Back he went to Moak Lake. He figured if he could land along the sheltered shore where the ice had frozen smooth and the snow would be deep, perhaps the leg wouldn't dig in too much and he could land safely. He found a little bay indented into the bush, east of the camp, with lots of soft snow and what he suspected was good ice under the snow.
      He noticed that they'd brought out the Bombardier, with the nurse, in case he did some damage to himself. Good. Might need her. Down he came.
      The conditions were as he'd imagined. The deep snow caused the airplane to tilt a bit on landing. The lone ski sunk six inches into the snow, while the broken-off leg punctured through the snow and skidded along the ice for 150 feet. The airplane turned, and stopped - a smooth end to a dramatic morning.
      In the spring of 1962, Keith Olson announced to the boss that he was planning to marry his childhood sweetheart, Barbara Westbury, on October 6th. He had been flying out of Churchill all that winter. To accommodate his young pilot, Tom Lamb said that he could come down and fly out of The Pas for a while, to be nearer home. Then, following the wedding, the couple could go back to live in Churchill. So, that summer Olson hauled fish with the Norseman (CF-MAM) in to The Pas, and to Wabowden, 60 miles south of Thompson. This site, originally a railroad roundhouse town, had become a centre for shipping fish because of its adjacency to the rail line.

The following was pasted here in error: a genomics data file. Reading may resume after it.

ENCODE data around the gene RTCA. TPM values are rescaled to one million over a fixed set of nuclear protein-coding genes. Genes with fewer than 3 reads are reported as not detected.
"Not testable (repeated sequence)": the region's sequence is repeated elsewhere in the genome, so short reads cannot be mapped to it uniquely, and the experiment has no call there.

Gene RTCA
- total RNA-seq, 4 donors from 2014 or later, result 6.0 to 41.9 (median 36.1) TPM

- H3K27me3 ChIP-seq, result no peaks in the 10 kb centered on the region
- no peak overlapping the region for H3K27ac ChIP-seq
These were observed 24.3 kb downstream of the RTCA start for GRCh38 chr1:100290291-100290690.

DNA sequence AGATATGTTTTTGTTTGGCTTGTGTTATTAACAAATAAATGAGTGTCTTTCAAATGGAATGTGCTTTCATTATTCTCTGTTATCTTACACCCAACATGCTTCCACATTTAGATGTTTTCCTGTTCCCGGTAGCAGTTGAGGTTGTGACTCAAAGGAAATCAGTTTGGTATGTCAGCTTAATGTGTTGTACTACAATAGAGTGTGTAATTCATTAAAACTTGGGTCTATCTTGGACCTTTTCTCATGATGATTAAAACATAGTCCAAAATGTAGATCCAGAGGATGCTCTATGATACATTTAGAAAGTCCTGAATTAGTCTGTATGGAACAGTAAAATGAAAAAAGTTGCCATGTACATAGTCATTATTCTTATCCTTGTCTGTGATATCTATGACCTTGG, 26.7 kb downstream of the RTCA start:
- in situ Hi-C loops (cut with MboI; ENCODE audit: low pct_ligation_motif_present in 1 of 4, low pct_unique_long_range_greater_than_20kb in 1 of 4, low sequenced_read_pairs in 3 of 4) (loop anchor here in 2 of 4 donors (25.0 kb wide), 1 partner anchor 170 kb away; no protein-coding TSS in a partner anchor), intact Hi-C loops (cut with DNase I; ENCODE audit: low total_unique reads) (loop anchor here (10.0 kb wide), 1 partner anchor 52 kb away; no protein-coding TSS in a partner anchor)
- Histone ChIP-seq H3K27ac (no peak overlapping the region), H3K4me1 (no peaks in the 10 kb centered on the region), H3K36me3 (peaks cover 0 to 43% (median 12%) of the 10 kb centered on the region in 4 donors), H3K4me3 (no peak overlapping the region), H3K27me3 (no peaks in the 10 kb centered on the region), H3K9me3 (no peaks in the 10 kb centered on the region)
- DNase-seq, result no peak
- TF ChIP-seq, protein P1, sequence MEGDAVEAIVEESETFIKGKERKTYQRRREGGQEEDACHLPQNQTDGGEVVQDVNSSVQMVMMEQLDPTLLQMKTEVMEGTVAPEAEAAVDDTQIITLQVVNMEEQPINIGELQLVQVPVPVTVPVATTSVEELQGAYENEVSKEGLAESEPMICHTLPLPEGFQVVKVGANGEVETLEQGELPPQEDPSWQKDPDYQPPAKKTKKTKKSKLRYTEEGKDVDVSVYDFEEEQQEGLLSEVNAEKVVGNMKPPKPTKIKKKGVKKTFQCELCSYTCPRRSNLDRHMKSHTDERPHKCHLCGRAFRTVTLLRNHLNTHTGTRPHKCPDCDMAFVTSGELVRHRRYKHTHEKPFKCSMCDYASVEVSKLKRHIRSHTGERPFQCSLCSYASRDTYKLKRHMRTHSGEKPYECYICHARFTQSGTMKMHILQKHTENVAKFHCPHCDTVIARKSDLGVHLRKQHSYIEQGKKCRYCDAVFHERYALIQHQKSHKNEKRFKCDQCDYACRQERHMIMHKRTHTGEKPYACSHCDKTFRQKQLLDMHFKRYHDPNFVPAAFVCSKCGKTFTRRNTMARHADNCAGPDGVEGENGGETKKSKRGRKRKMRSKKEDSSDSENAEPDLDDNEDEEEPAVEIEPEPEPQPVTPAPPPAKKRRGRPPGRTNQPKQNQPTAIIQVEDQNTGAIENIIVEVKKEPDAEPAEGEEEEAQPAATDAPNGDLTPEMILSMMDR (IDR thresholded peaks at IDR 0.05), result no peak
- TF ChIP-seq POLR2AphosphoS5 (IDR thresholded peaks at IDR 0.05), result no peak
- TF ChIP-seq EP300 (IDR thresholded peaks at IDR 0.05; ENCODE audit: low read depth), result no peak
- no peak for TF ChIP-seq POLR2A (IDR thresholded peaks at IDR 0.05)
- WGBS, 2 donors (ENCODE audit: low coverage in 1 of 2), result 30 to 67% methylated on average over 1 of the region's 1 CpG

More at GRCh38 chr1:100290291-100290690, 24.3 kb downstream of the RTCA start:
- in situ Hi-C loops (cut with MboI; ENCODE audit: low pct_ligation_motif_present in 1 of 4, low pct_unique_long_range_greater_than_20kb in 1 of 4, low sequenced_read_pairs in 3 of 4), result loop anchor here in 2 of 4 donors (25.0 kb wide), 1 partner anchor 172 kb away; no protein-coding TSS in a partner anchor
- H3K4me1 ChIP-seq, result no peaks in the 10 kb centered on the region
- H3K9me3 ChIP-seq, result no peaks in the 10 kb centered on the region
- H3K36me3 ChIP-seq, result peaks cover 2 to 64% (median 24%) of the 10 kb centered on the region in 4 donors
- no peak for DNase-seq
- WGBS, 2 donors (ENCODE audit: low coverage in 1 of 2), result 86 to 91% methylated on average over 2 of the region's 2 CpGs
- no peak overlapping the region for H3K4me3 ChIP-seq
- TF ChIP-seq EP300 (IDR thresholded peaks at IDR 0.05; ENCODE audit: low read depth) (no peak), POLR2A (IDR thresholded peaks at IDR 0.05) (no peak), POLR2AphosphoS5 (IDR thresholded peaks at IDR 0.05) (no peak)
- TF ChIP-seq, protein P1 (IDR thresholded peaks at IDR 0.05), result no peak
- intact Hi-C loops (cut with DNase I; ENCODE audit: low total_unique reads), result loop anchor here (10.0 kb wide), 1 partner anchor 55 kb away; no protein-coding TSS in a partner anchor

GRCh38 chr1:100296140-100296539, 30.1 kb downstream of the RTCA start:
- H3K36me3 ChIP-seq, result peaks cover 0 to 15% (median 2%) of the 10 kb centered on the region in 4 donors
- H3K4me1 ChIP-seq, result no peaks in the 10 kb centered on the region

One day, as he approached the dock in the Norseman to pick up a load of fish, Olson noticed that the Indians were all pointing at his airplane. He got out to look. The fabric had torn off the back part of the belly, likely having rotted from years of fish drippings. But there it was, everything wide open. He flew back empty to Wabowden to see what could be done.
      Connie Lamb said he would come to Wabowden as soon as he could with another airplane, but in the meantime, Olson undertook one of his many bush repairs. He went into the Hudson's Bay store and bought a cotton bed sheet, stitched it onto his airplane, slapped on some dope to hold it, and called Connie to say he'd looked after the problem. The bed-sheet patch stayed on the plane for the rest of the summer. (Norseman CF-MAM is now restored and displayed in the Petro-Canada building in Calgary).